by Logan Schechter; Denver School of Science and Technology (Denver, CO)
“Vert skeepy now ehardly itype hjust wante say hello. The bathroom has a atv.” On Gypsy’s Guide of Best Jet Lag Stories, Marilyn Terrell recounted her trip from Taipei to LA when she was so tired that her message to her family after landing was nearly incomprehensible.
According to the National Association of Managed Care Physicians (NAMCP), jet lag is a common sleep disorder that affects millions of people on a daily basis as they travel for both business and pleasure. Jet lag has been defined as a disruption of a body’s internal clock, which is temporary and occurs when traveling across time zones.
Frequent travelers experience jet lag symptoms, such as fatigue, sleepiness, digestive problems, impaired judgment and poor decision making skills, memory lapses, irritability, inability to concentrate, and apathy. Beyond symptoms of jet lag, when a human’s body clock is out of synch over an extended time it could lead to more serious diseases such as obesity, diabetes, strokes and heart attacks.
Jet lag occurs when the body’s circadian rhythm is disrupted, which in turn disrupts all other biological processes and can even result in a change in brain chemicals. The National Institute of General Medical Sciences explains the science of circadian rhythm to be the physical, mental, and behavioral changes associated with a 24-hour cycle. Both animals and plants are affected and respond primarily to light and darkness.
This disruption in the body’s circadian rhythm influences the production of the hormone, melatonin. Because melatonin plays an important role in regulating body rhythms, The National Institutes of Health (NIH) conducted a study to determine its effectiveness in combating the effects of jet lag. The NIH conducted ten trials using melatonin, two other medications, and a placebo. Nine of the ten trials revealed a decrease in jet lag symptoms with the introduction of melatonin when taken close to destination target bedtime. Researchers concluded that melatonin was a safe and effective short-term treatment that accelerates the body’s body clock acclimation to new time zones.
Researchers continue to search for the “magic pill’ to limit or even eliminate the effects of jet lag on the human body. Although melatonin supplements are a viable short-term solution with limited side effects, additional research has been conducted into hormone regulation.
In October of 2013, researchers at Kyoto University in Japan published the results of the studies of circadian rhythms in mice. Kyoto researchers discovered that jet lag is directly related to a hormone called arginine vasopressin (AVP). Their research involved placing mice in cages where light was regulated to simulate day and night. Ultimately, the researchers concluded that they could deliver chemicals to the mice to block the secretion of AVP, which then minimized the effects of jet lag. A significant drawback to this study is that the drug cannot be delivered directly to the brain so it would affect other vital organs and could causing undesirable side effects.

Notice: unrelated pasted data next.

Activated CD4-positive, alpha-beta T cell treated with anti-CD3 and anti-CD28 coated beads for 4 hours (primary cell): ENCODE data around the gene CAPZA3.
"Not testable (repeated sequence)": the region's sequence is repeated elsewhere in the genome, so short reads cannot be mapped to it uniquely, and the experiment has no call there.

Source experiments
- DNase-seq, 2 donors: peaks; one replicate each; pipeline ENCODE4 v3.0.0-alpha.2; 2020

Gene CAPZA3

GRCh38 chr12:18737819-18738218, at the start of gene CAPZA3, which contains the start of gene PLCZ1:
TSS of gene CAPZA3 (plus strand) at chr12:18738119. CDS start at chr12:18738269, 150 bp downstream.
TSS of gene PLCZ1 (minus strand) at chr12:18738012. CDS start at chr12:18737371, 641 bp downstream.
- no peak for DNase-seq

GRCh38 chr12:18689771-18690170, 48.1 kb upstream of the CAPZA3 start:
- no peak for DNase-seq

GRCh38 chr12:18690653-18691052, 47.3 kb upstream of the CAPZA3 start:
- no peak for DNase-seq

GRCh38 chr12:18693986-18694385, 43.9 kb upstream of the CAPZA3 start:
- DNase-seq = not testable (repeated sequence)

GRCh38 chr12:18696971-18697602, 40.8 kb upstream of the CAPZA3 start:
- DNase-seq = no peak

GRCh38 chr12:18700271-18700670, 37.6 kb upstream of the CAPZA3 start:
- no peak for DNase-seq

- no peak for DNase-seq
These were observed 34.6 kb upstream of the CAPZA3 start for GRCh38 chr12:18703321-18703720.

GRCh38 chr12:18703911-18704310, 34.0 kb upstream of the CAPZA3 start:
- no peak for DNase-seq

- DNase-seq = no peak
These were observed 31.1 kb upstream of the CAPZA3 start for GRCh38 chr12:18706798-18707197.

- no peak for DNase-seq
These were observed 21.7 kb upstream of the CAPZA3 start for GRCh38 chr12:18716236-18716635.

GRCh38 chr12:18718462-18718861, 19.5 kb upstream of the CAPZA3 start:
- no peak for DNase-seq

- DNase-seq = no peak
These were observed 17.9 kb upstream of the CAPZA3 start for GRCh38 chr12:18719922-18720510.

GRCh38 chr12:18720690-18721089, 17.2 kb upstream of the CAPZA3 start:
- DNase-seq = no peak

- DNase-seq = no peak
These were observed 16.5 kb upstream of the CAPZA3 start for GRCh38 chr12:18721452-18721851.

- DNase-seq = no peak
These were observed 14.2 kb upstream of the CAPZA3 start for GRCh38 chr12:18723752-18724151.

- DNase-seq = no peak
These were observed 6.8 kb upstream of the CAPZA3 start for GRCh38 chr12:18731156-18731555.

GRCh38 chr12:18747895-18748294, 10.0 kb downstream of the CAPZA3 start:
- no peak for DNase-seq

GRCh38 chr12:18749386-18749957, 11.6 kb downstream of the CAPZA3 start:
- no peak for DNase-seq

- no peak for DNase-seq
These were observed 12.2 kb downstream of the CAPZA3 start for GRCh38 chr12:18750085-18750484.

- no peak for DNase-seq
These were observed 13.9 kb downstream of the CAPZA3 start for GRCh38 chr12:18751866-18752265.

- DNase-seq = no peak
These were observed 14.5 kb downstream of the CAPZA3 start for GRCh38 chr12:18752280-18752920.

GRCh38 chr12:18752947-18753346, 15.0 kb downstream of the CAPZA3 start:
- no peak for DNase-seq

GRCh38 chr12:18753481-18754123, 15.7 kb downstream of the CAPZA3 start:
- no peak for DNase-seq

According to Tom Spicer, a United Airlines pilot and former Air Force test pilot, after a long trip he finds that his reaction times are slower and he tends to “feel a little bit foggy.” Spicer is not alone in his struggle with jet lag symptoms as his job requires that he cross time zones on a regular basis.
The human body typically functions on a 24-hour cycle so that when a body is at sleep the human heart and breathing slow down, blood pressure drops, and muscles relax.
Some frequent travelers have tips that help them to avoid severe jet lag symptoms.
Mark Schechter, Vice President of Marketing for Keyston Bros. typically travels 14 to 20 days per month. He tries to quickly adapt to the new time zone by maintaining “a more consistent schedule when you get there [which] can always help you to get more sleep.”
Spicer also believes that a consistently healthy diet and good sleeping habits when at home and on the road are the best ways to combat jet lag. While piloting a jet, Spicer also tries to “move around” and “stretch” periodically to stay alert and combat the symptoms.
Schechter explained that short trips on which he travels east are quite difficult because his day is shorter. “I am definitely not as focused as I should be on a trip when I am a couple of hours away on a time zone.” To combat these effects, he tries to get out into the sunlight upon arrival and get some exercise. He has found that both of these factors help him to sleep better.
Spicer believes that most travelers adapt and compensate for the effects of jet lag, but does not believe you ever really get used to crossing time zones, which is hard on the body.
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